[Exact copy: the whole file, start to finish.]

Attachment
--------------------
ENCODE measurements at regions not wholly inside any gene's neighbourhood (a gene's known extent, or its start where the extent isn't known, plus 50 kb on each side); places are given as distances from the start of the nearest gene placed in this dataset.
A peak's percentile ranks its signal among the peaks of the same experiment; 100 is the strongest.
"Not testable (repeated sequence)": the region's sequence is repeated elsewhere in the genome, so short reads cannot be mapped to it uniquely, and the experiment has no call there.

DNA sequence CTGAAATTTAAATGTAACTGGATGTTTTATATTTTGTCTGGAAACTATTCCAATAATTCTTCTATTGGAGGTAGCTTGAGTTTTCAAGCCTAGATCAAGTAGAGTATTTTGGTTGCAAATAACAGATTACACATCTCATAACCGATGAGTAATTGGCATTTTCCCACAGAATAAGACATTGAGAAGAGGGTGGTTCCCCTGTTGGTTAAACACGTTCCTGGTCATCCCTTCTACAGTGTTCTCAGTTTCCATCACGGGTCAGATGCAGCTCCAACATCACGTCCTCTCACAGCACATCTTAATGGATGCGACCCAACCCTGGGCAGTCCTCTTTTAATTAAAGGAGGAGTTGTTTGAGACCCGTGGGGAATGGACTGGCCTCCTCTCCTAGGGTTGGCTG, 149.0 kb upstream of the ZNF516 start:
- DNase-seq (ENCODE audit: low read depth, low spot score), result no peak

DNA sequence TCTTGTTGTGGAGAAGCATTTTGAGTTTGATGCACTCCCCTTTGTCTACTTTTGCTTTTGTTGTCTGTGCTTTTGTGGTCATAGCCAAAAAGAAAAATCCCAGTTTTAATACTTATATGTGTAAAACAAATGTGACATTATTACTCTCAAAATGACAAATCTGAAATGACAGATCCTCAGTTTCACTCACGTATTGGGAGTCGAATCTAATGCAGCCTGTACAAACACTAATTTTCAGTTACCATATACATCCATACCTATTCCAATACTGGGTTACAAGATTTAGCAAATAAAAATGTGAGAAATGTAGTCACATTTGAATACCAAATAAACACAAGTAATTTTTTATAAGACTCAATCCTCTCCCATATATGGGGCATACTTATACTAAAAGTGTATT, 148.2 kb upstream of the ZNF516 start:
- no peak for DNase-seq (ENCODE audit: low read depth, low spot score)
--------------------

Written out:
ENCODE measurements at regions not wholly inside any gene's neighbourhood (a gene's known extent, or its start where the extent isn't known, plus 50 kb on each side); places are given as distances from the start of the nearest gene placed in this dataset.
A peak's percentile ranks its signal among the peaks of the same experiment; 100 is the strongest.
"Not testable (repeated sequence)": the region's sequence is repeated elsewhere in the genome, so short reads cannot be mapped to it uniquely, and the experiment has no call there.

DNA sequence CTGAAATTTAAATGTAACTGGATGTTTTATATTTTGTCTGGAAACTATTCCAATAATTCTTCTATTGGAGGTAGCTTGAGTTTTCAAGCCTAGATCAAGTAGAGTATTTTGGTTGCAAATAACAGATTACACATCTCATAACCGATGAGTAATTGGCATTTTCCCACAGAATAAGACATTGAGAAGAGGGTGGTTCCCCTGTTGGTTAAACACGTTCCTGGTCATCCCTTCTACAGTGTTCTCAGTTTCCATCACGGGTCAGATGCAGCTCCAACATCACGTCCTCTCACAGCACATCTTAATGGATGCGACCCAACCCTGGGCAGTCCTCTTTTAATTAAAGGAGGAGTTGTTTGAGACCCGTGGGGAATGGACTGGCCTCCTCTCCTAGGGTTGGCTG, 149.0 kb upstream of the ZNF516 start:
- DNase-seq (ENCODE audit: low read depth, low spot score), result no peak

DNA sequence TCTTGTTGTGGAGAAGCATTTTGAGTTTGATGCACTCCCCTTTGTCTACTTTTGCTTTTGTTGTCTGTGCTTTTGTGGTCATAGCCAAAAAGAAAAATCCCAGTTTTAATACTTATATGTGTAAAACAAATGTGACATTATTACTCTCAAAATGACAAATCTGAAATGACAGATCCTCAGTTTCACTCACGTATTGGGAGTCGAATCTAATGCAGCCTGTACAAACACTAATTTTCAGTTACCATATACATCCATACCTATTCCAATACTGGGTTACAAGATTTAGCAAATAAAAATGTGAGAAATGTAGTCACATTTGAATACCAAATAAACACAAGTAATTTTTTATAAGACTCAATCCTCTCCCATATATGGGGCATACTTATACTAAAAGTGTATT, 148.2 kb upstream of the ZNF516 start:
- no peak for DNase-seq (ENCODE audit: low read depth, low spot score)